Soon after I got the idea to make vegetable powders, the first one I made was tree collard powder. Luckily, the next powders I made were leek powder and leek salt, which I made by adding Celtic sea salt to the leek powder and grinding them together. I say “luckily” because while the tree collard powder added a nice “grassy” greens taste to food and was very nutritious, it was nowhere near the culinary treat of leek powder. Freshly made leek powder was truly one of the most flavorful additions to my meals that I could remember.
I must admit I got a little carried away and started adding leek powder or leek salt to just about everything I ate – whether my morning eggs, a meat marinade, all my soups and even pancakes (that wasn’t that good, actually). I gave the leek powder to friends and co-workers, and most said they became “addicted” to it. In some ways, the humble leek launched our company and steered us toward an emphasis on flavor above all else, for no one wants to eat food that doesn’t taste great.
See also: https://www.drcowansgarden.com/blogs/news/leeks-are-a-rich-source-of-vitamin-k-and-disease-fighting-polyphenols
Flavor, though, is not simply a hedonistic pursuit of enjoyment. Flavor is the key to human nutrition, as we are organized to seek flavor as the key to obtaining robust nutrition. In this regard, the leek does not disappoint. Leeks are a member of the allium family, which contains such well-known members as garlic and onions. They are all descendants of the wild ramp, a spring visitor popping up in moist places in forests the world over. Cultivated for its characteristic mild flavor and large and edible green shoots, leeks make their appearance in the cuisine of many cultures but particularly European cultures in the form of potato–leek soup, a particularly flavorful pairing. But like its cousins garlic and onions, leeks are also a powerhouse of phytochemicals and nutrients, which are particularly found in the large green tops. It is thought that the main phytonutrient in leeks is something called kaempferol.
An article in the journal Mini Reviews of Medical Chemistry says kaempferol has been shown to reduce the risk of developing such disorders as cancer and cardiovascular diseases. Further studies of leeks mentioned in Environmental Health Perspectives demonstrate the ability of all the members of the allium family to prevent a wide variety of human cancers:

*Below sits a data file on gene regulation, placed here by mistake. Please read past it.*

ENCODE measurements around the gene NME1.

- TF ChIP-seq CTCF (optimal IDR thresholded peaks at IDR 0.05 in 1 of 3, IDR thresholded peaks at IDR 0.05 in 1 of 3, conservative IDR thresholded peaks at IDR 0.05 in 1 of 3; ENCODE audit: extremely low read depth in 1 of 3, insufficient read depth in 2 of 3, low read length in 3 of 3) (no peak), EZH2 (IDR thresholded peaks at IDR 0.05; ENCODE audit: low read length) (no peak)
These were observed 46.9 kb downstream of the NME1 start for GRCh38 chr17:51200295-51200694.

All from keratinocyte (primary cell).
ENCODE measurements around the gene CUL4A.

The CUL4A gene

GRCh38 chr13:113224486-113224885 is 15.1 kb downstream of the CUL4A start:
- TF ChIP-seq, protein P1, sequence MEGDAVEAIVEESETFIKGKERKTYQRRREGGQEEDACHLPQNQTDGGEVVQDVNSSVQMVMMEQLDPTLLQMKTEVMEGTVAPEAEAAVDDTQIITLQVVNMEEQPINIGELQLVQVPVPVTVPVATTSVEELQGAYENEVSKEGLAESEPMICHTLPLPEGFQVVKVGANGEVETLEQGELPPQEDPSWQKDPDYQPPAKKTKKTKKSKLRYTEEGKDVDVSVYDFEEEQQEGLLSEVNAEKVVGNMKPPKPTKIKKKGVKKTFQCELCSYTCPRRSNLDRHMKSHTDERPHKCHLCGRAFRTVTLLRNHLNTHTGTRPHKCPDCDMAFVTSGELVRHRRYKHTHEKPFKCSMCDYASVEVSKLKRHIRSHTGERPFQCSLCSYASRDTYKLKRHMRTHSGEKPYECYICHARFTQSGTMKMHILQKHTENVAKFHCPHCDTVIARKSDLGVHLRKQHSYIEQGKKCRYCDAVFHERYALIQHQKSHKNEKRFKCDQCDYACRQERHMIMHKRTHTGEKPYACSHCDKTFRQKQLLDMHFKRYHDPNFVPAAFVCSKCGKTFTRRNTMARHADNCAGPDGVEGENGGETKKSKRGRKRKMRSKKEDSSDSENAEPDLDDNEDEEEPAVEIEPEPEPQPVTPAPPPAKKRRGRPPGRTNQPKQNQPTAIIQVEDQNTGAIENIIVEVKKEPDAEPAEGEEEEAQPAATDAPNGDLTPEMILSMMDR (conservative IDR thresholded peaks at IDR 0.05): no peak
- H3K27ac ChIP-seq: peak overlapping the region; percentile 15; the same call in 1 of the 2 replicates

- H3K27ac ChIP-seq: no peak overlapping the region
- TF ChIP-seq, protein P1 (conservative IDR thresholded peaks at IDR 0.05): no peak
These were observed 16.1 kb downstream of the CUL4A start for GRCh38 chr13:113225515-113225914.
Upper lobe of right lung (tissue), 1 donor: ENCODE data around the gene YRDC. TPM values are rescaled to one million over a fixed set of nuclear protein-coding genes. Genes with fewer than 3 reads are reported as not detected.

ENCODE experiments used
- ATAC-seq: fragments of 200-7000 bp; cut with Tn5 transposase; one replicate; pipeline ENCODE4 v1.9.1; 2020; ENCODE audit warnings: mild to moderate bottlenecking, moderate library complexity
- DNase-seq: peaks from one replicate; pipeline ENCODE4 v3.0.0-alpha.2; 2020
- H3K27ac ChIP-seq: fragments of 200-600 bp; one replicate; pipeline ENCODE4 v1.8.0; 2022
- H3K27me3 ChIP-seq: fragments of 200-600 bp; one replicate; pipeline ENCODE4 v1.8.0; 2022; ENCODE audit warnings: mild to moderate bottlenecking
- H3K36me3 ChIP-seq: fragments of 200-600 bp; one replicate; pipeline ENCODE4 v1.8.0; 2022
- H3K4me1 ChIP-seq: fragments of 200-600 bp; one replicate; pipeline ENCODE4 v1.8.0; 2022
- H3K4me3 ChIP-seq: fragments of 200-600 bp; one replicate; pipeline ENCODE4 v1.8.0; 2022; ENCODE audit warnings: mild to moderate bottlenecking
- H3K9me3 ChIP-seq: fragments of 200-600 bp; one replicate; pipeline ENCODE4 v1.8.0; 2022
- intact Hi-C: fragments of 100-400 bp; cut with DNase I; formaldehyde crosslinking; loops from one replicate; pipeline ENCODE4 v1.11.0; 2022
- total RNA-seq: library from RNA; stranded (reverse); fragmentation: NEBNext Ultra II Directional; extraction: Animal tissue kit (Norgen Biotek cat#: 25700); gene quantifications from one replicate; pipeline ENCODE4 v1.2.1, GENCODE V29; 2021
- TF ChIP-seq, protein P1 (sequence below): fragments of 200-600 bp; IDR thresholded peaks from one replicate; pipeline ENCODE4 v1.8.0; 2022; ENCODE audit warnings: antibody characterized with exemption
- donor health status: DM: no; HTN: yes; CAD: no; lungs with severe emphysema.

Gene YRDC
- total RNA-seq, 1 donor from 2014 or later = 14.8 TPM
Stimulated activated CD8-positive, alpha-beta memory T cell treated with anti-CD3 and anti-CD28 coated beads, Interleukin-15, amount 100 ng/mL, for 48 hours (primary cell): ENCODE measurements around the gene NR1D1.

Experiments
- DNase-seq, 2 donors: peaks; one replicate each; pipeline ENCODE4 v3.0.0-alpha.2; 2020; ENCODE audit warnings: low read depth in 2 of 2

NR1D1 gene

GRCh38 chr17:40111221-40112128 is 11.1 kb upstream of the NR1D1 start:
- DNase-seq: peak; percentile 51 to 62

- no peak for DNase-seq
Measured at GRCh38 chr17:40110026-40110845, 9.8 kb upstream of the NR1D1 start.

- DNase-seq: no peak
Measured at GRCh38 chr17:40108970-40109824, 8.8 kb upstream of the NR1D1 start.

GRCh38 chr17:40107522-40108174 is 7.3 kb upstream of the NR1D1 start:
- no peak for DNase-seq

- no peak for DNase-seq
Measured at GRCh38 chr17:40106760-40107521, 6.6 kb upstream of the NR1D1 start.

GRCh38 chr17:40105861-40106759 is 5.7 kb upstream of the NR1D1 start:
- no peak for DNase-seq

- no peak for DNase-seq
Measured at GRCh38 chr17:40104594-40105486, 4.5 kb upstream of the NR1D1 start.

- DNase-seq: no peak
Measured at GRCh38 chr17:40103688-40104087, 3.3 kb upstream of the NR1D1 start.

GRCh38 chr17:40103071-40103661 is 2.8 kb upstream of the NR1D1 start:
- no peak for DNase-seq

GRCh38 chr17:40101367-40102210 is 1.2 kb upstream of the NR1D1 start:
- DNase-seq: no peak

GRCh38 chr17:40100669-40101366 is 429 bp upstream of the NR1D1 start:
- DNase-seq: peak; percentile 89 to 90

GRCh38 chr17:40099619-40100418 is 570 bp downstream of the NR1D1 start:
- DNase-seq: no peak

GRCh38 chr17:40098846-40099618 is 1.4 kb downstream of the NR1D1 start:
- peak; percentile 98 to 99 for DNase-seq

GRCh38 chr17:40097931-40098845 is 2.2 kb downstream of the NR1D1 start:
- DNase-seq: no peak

"Allium vegetables have been shown to have beneficial effects against several diseases, including cancer. Garlic, onions, leeks, and chives have been reported to protect against stomach and colorectal cancers…"
Leeks are a rich source of many of the B vitamins, have more polyphenols (chemicals that are thought to prevent human disease) than most other commonly eaten garden vegetables, and are loaded with vitamin K. Leeks are definitely a case in which the wonderful flavor keys us into their abundant nutrient content.
Knowing all this, I started to see my leek-powder obsession not as something I needed to overcome but something to share with others. We have included a number of suggested uses and recipes on our website to help you enjoy your leek powder and leek salt, but it’s really pretty simple – put it on everything you eat (well, except maybe pancakes).
For many of us, our relationship to food is a never ending journey. Sometimes to move forward one finds themselves looking back. For bread and specifically the grains used to make it I find that the best results are indeed found in reflection. It is sometimes true that modern ingenuity has value for us, but that is usually only when paired with ancient wisdom. For grains, that wisdom is in the ancient varieties that have been grown for thousands of years.
During this time of relative uncertainty, we have decided to renew our commitment to gardening. Dr. Cowan’s Garden was originally a place, located in Napa Valley on a plot of land generously donated by a friend. It embodied our ideals and was a sanctuary for growth and learning.
The garden was our muse for new product offerings and for improving existing ones. The garden kept our ambitions grounded to certain fundamentals, as the practice of gardening can be challenging.